Friday, January 22, 2016

An Old and Incomplete Observation

Three years ago* I wrote this piece on Matthew’s account of the temptation of Jesus:

This morning I came across a note I had attached to Deuteronomy 8:3[1]: “How does that fit with Maslow? Does deprivation followed by satisfaction of a basic need produce a greater appreciation of higher needs?” The reference is to Abraham Maslow, the psychologist who proposed a hierarchy of human needs, ranging from the basic means of survival (water, food, shelter, etc.) to what he called “self-actualization,” the stage of development at which those who have attained it feel themselves to be most fully human. Most interpreters of Maslow make the generalization that higher level needs can only be satisfied, or even perceived as needs on the highest (most abstract) levels, when the most basic needs are met. This would suggest that extreme poverty and hardship do not produce great philosophers or mystics.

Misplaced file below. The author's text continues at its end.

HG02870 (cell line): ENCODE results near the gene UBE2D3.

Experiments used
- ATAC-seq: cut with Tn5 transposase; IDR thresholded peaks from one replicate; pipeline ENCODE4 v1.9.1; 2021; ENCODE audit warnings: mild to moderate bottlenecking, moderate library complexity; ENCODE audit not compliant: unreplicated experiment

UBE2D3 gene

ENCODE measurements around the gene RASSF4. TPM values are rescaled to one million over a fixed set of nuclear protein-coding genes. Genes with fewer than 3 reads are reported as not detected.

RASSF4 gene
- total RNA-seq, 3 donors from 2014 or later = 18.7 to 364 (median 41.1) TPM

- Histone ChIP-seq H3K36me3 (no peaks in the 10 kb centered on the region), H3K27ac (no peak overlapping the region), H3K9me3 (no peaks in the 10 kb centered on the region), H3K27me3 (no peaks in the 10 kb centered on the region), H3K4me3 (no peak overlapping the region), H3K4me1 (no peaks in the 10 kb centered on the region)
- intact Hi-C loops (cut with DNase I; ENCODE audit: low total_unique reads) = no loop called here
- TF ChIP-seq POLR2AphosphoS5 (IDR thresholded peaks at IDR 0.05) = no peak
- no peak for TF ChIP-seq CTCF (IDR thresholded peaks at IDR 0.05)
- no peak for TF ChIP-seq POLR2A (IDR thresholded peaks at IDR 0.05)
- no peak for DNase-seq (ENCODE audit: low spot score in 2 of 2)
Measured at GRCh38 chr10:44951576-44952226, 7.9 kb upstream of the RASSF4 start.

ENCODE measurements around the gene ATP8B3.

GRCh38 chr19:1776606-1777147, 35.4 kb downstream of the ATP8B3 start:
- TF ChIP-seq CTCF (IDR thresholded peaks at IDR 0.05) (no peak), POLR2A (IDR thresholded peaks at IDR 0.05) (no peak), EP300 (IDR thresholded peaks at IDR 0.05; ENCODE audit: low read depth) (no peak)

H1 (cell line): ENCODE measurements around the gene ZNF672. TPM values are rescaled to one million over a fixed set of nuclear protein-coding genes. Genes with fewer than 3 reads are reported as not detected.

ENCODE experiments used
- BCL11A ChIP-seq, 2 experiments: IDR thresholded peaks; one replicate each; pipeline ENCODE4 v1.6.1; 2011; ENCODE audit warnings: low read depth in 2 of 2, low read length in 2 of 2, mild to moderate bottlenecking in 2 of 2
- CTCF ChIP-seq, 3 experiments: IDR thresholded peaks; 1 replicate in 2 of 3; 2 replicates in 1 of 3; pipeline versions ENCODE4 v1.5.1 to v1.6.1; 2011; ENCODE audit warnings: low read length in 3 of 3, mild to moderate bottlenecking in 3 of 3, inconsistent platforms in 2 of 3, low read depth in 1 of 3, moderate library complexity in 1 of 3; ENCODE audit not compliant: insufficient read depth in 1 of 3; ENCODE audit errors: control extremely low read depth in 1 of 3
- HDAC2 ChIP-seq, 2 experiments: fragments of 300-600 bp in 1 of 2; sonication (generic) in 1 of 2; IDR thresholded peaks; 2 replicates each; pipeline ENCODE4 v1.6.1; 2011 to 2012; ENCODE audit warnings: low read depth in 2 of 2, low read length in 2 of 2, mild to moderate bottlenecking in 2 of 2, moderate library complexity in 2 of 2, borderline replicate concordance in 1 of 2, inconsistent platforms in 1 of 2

* I began this post on 28 April 2014, so it has been five years now. I do not now recall where I was going with this post, so here it is, as it is.
[1]“He (God) humbled you by making you hungry and then feeding you the manna that neither you nor your ancestors had ever experienced, so he could teach you that people don't live on bread alone.” Common English Bible with Apocrypha - ePub Edition. Abingdon Press. Kindle Edition.

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